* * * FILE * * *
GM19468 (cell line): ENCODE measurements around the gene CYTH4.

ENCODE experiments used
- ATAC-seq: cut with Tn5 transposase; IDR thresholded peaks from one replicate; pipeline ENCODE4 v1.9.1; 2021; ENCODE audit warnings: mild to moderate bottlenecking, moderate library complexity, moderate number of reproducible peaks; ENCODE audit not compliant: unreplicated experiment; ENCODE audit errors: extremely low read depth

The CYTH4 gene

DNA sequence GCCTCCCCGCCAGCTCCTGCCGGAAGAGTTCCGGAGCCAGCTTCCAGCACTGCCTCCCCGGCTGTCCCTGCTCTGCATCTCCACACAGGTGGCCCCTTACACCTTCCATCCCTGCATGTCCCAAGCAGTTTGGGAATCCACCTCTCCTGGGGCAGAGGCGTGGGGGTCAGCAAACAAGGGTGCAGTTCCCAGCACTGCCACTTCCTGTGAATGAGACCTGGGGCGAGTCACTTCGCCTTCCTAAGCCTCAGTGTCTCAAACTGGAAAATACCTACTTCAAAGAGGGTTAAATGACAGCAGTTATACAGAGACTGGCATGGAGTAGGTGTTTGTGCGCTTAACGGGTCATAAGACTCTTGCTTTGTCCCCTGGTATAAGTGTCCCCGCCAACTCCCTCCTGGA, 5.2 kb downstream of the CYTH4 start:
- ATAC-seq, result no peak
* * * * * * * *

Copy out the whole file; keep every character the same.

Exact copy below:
GM19468 (cell line): ENCODE measurements around the gene CYTH4.

ENCODE experiments used
- ATAC-seq: cut with Tn5 transposase; IDR thresholded peaks from one replicate; pipeline ENCODE4 v1.9.1; 2021; ENCODE audit warnings: mild to moderate bottlenecking, moderate library complexity, moderate number of reproducible peaks; ENCODE audit not compliant: unreplicated experiment; ENCODE audit errors: extremely low read depth

The CYTH4 gene

DNA sequence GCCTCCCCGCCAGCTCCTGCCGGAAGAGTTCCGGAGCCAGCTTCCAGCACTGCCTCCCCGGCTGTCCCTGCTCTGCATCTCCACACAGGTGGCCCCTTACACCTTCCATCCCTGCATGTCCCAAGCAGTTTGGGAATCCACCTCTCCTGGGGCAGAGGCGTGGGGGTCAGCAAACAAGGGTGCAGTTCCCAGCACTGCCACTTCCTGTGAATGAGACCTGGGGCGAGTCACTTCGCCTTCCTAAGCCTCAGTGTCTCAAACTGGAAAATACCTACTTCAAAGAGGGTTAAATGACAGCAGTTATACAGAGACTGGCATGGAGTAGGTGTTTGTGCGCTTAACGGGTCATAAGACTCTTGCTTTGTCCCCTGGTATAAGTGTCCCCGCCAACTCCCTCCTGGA, 5.2 kb downstream of the CYTH4 start:
- ATAC-seq, result no peak